Correspondence that kicks ass (1 Viewer)


Founding member
Am reading the collected correspondence of the Beats right now.

First the letters of William S. Burroughs to Ginsberg, then the letters of Burroughs to everybody, then the Yage Letters. Now I am reading the letters of Ginsberg to Kerouac and vice versa.

While the Kerouac and Ginsberg of these letters clearly were two sensitive young men exploding with unique creativity, I have to say I find their letters terribly longwinded and at times boring and conceited. Burroughs, compared to their wailings, seems like a razor cutting through bullshit - sharp, clear sighted, often very very funny.

Which brings me to the question: Whose correspondence did you enjoy reading?

My tipps are:

Bukowski (who would have guessed?)
Henry Miller
Letters of the Marquis de Sade to his wife
@Johannes I have a book of Kerouac letters and I found much the same thing as you - boring and conceited. Have not read much Ginsberg correspondence but it sounds like the same issue.

@roni Van Gogh is a good one!

also Buk, Marquis to his wife, and I hear that Joyce letters to his wife are quite the read (some say banned as pornographic, not sure about that) though I have not read them.
Joyce wrote some hilarious love letters to his wife, about her farts and pussy and stuff. I read excerpts of them once, but forgot.

Will get back to them, thx. Also the Van Gogh, will try, will try!

Thank you all.

Btw, here is another tipp: The German poet Gottfried Benn wrote some very funny letters. He managed to have multiple women going at many times in his life and was very proud of his management skills in this regard, so that they would never know of each other. He brags about this in his letters, how he would visit the one woman in the morning and the other in the afternoon and so on ... quote of his: "Good time management is more important than fidelity."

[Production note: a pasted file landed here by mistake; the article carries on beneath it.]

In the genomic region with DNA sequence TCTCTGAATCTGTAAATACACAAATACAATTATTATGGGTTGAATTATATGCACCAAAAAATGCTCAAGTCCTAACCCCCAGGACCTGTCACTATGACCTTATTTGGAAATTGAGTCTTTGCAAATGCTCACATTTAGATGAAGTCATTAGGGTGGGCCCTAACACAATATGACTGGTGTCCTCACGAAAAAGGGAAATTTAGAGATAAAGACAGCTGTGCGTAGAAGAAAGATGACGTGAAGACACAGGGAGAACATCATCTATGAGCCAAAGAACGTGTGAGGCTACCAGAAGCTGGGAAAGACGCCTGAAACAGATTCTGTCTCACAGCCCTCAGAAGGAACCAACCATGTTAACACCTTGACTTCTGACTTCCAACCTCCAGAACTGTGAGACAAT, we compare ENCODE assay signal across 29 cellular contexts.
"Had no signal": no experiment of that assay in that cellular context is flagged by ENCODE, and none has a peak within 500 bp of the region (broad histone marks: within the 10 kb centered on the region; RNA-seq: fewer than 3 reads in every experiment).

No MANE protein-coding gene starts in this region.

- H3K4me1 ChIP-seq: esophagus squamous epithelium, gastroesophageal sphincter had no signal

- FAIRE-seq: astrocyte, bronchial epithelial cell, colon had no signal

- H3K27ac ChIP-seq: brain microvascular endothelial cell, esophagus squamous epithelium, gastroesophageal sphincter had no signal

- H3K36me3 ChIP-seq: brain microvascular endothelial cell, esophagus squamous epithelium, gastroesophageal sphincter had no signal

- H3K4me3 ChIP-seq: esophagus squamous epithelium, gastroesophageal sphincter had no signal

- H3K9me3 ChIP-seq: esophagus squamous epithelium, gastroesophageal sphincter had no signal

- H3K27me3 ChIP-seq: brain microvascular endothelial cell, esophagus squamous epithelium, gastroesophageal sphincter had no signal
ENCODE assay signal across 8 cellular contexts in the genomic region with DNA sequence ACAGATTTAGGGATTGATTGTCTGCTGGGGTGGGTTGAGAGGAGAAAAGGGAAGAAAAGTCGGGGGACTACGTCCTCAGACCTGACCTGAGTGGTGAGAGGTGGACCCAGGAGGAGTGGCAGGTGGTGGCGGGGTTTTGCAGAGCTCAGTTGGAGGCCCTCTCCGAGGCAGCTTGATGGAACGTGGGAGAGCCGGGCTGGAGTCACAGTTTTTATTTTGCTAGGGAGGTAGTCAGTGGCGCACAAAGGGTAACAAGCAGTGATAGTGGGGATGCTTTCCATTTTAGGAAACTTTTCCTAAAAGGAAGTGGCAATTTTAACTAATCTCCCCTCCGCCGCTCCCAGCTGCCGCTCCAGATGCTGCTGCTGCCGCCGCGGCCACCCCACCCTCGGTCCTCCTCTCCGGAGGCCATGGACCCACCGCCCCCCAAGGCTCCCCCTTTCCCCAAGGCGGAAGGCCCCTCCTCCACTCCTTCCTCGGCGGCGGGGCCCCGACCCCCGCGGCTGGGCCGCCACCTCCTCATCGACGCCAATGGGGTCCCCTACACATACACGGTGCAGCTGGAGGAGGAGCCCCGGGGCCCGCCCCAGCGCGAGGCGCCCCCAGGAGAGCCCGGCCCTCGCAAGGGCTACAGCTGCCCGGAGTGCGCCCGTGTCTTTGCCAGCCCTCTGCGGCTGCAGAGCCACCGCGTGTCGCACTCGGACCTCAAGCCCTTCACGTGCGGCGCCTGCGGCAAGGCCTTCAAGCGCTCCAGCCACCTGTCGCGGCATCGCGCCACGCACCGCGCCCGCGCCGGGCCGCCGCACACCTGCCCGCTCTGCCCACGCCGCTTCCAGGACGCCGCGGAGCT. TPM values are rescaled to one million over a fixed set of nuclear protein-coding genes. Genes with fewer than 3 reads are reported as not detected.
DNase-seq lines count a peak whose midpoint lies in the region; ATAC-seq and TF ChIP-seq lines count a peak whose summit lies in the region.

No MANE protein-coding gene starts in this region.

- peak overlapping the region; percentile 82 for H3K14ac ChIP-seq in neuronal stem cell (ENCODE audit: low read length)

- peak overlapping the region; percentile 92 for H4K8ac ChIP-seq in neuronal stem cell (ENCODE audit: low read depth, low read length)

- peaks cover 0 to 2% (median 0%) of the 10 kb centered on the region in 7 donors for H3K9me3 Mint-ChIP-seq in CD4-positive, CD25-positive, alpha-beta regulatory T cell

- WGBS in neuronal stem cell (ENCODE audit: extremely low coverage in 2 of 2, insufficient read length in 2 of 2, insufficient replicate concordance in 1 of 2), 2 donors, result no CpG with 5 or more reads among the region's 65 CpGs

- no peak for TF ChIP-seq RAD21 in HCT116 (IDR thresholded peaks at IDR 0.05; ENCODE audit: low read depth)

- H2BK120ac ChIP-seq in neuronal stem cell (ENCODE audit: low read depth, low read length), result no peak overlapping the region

Then he hooked up with a third woman (who later became his second or third wife) and broke up with the other two by writing them almost similar letters why it didn't work anymore, citing point one, financial reasons, point two, emotional reasons, point three, erotic reasons ... and so on.

Don't know, if his correspondence was ever translated. Don't think so. A shame, it's very interesting and funny.
Last edited:
@Johannes yes, I've heard the Joyce ones are a riot, a true Irish prankster both in letter and verse it seems. Where did you read the excerpts? Would love to check them out.

Van Gogh is just so damn passionate and truthful in some of his. The man had no filter, which is good for us but was not so good for him.
I haven't read many of van Gogh's letters, but I always found this one to be beautiful:

"It seems to me that a painter has a duty to try to put an idea into his work. I was trying to say this in this print — but I can’t say it as beautifully, as strikingly as reality, of which this is only a dim reflection seen in a dark mirror — that it seems to me that one of the strongest pieces of evidence for the existence of 'something on high' in which Millet believed, namely in the existence of a God and an eternity, is the unutterably moving quality that there can be in the expression of an old man like that, without his being aware of it perhaps, as he sits so quietly in the corner of his hearth. At the same time something precious, something noble, that can’t be meant for the worms."